The days of Uncle Vito shaking down local shop owners for protection money are virtually over.
Now, criminals are working smarter, not harder – and if you rely heavily on a medical device, it could affect you.
Forrester Research just released a report saying medical-device ransomware could be the next evolution in criminal activity in 2016… and the statistics look frightening.
Before we get into that, let’s go over what ransomware actually is.
It’s basically a software that high-tech criminals have developed over the years that takes hold of your computer until you pay a ransom to unlock it.
What happens is the unsuspecting victim clicks on a link or document in an email or webpage, automatically downloading the software without their knowing it.
It’s turned into a big problem over the last year, and big business for criminals. In the last 14 months alone, the FBI has reported that there have been almost 1,000 complaints solely on the ransomware CryptoWall – the latest and most devastating.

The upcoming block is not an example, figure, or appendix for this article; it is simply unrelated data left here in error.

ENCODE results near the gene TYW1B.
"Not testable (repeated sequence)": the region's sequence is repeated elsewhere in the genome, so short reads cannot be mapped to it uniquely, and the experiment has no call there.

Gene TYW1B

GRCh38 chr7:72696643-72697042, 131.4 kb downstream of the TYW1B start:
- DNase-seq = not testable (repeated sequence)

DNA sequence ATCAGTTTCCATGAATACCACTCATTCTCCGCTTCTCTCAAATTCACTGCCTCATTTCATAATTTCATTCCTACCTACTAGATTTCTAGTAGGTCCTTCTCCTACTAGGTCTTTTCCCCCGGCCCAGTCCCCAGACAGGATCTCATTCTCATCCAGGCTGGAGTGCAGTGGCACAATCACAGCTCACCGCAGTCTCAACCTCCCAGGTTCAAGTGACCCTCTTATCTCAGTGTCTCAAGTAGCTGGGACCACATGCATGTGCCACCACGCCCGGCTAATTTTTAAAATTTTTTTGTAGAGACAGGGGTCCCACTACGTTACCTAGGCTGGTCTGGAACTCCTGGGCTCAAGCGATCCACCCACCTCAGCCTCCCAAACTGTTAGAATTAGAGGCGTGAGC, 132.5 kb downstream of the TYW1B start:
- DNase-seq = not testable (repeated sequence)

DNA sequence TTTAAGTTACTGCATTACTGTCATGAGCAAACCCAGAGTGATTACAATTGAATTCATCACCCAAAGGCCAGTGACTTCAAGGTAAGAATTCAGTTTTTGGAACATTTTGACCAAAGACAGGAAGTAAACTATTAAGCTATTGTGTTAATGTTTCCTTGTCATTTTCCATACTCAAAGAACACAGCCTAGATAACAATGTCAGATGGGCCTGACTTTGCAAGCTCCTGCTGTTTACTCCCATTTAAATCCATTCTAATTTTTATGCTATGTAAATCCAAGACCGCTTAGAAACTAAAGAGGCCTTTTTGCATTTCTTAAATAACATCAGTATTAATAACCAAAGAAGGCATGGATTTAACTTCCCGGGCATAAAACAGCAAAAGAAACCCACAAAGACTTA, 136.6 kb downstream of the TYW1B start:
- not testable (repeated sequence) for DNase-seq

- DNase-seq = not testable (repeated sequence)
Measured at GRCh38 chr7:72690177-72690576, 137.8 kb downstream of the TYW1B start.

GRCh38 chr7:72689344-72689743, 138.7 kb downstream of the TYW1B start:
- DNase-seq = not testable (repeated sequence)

So far, victims have spent over $18 million in ransoms to get their information unlocked from their computers.
But medical devices are especially vulnerable to this type of intrusion. Typically they’re engineered for functionality, not security. Obviously, the whole point is keeping people alive! Doctors and patients just want their drug pumps and pacemakers to work properly! Security is among the least of their concerns.
Unfortunately, criminals have gotten savvier, and are now attacking this weak sector for profit.
I’m forecasting in the next year we’ll see an uptick in security designed to combat this. The manufacturers and consulting firms who are trying to stop this criminal behavior will be the first to benefit.
That said, I’m tracking this emerging trend closely, and if any of these businesses seem positioned to profit through this, I’ll know.
In the meantime, try not to open up any fishy emails.
Editor, Biotech Intel Trader